In a review carried out in the United States, the effects of the new penicillin susceptibility breakpoints were reported, and an overall decrease in the rates of intermediate and resistant strains was found, as expected.(11) In our study, resistance among other classes was not evaluated, and this represents a limitation.

In our study, 99% of the isolates were fully susceptible to moxifloxacin, and only 1 isolate showed intermediate resistance. Similar results were obtained in another study, in which 426 S. pneumoniae isolates showed 99.3% susceptibility to moxifloxacin.(12) Moxifloxacin resistance rates have been reported to be 0.1-0.3% in the United States and 0.3-1.4% in Canada, compared with approximately 0.9% and 0.3% in Europe and Asia, respectively.(3,13-15) Mendes et al. also found a very low overall prevalence of resistance to fluoroquinolones in Latin America (0.8%), complete resistance to levofloxacin (MIC ≥ 8 µg/mL) being observed in 1 isolate (0.4%) in Brazil and 3 (1.5%) in Mexico.(4)

Moxifloxacin has greater activity against pneumococci because it has a higher affinity for DNA gyrase than do older generations of fluoroquinolones. It has been demonstrated that moxifloxacin less commonly selects for resistant strains, mainly because it is bulkier and less hydrophilic, exhibiting a decreased affinity for the efflux mechanism.(16) Although some reports have described the development of resistance in S. pneumoniae strains during treatment with fluoroquinolones, resistance to moxifloxacin appears to be less common, due to a favorable profile, which is related to a low mutant prevention concentration in comparison with other fluoroquinolones.(7,17) In recent studies, the efficacy of moxifloxacin in the treatment of patients with CAP has been evaluated, and the use of fluoroquinolone therapy has been found to promote earlier patient discharge, as well as to improve treatment compliance and quality of life, potentially resulting in cost savings. Although the overall use of fluoroquinolones has been increasing, investigations have revealed a decrease in fluoroquinolone-resistant pneumococci.(18)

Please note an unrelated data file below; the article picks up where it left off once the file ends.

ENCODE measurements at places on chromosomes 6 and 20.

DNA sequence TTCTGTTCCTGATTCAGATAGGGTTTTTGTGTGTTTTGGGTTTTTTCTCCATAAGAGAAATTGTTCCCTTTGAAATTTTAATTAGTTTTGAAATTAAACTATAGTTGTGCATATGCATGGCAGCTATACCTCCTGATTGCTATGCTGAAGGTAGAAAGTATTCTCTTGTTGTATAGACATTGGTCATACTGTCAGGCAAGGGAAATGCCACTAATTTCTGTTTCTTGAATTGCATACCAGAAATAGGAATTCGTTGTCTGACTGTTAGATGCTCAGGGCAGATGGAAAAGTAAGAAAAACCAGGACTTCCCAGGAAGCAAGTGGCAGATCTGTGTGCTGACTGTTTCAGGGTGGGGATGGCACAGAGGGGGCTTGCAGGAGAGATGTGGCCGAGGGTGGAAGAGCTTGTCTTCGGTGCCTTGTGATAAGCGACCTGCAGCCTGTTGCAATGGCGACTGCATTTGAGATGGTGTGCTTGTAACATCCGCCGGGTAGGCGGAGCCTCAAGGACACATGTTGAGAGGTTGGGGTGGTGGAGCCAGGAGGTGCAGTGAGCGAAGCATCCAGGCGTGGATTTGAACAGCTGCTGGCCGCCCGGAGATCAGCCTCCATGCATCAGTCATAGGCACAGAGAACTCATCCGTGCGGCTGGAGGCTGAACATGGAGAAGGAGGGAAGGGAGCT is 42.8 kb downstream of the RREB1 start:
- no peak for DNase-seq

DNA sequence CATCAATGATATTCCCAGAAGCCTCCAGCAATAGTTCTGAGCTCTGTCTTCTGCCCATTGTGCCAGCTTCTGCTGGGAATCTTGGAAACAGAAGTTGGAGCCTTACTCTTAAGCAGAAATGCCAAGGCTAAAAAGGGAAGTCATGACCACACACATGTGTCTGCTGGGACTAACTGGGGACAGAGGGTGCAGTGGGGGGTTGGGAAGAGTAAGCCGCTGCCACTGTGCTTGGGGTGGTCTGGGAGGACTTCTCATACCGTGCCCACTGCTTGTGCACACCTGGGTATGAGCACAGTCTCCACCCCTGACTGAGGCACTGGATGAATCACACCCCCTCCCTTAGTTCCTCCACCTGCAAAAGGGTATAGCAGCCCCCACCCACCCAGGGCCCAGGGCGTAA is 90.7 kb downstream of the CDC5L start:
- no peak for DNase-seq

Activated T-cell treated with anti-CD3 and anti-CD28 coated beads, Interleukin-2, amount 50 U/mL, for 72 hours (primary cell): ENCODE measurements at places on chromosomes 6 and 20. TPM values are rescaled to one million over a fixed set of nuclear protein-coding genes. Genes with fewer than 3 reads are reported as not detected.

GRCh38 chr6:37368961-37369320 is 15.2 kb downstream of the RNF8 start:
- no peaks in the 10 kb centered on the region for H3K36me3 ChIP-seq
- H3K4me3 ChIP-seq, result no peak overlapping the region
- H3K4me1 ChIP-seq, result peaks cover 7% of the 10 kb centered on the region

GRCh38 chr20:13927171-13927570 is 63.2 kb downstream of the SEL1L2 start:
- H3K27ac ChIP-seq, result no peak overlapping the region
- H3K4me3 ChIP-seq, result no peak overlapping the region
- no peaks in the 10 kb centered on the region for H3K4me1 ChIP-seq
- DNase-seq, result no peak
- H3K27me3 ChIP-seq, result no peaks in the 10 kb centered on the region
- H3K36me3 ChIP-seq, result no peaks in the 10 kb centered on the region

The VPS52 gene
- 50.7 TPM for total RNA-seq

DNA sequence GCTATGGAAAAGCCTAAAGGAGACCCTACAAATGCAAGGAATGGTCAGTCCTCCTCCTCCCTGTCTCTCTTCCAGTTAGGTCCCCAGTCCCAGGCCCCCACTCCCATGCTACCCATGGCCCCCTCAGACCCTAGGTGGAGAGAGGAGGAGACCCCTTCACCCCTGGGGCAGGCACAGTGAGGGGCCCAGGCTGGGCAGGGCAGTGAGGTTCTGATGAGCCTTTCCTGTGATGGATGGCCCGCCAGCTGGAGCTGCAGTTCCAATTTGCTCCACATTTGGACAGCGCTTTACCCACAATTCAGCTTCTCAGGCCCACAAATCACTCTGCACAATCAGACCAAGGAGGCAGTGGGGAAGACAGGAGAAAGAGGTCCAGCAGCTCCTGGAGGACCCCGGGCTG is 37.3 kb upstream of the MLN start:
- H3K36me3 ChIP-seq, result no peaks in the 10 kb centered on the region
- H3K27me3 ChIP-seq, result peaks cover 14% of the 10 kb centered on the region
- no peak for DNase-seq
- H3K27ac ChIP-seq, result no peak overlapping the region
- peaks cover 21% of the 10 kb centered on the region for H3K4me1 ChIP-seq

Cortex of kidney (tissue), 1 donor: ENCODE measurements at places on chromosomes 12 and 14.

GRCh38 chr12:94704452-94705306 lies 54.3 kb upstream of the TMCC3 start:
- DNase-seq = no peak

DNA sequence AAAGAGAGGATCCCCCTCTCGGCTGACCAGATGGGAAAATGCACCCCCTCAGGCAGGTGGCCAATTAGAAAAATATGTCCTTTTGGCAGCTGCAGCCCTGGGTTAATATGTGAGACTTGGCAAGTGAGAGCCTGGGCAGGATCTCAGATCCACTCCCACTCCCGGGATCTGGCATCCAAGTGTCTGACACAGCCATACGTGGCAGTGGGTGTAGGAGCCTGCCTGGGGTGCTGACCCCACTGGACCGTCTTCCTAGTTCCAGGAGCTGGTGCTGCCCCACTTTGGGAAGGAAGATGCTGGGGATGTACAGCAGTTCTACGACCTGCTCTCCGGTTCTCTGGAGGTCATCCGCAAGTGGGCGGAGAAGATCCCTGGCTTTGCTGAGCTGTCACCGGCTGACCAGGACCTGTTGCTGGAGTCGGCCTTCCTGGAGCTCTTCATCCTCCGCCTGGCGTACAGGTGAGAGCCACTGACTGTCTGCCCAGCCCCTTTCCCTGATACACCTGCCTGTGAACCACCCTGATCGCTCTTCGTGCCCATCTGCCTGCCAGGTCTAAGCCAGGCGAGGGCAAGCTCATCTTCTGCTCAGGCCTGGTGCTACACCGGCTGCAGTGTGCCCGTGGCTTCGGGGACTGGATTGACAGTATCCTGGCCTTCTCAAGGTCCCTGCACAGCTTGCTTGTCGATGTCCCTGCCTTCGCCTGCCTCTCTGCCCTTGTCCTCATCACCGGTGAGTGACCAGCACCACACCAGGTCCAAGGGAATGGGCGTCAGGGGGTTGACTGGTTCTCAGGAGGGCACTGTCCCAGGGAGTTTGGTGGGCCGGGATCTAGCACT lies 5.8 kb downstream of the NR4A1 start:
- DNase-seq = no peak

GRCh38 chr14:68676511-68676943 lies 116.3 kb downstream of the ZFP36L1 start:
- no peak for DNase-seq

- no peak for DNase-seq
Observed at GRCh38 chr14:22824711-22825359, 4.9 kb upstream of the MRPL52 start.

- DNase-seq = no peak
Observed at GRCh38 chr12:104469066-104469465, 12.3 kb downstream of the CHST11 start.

The in-vitro antimicrobial activity of medications using locally isolated strains is a key issue in the selection of appropriate therapies for respiratory infection. However, factors, such as the immune status, age, and co-morbidities (regarding patients), as well as doses, side effects, pharmacokinetics, pharmacodynamics, and costs (regarding medications) should be taken into consideration as well. In accordance with various guidelines for CAP, monotherapy with a fluoroquinolone should be considered only in outpatients with CAP and co-morbidities or in those who received recent antibiotic treatment, as well as in inpatients with mild to moderate disease as an alternative to a combination of a beta-lactam and a macrolide.(5) Another group of authors suggested the use of amoxicillin plus a -lactamase inhibitor as the primary treatment option for CAP, and the use of fluoroquinolone should be limited to adults for whom the initial treatment failed, patients who are allergic to alternative agents, such as penicillin, or patients with S. pneumoniae infection that was proven to be highly resistant to penicillin.(19)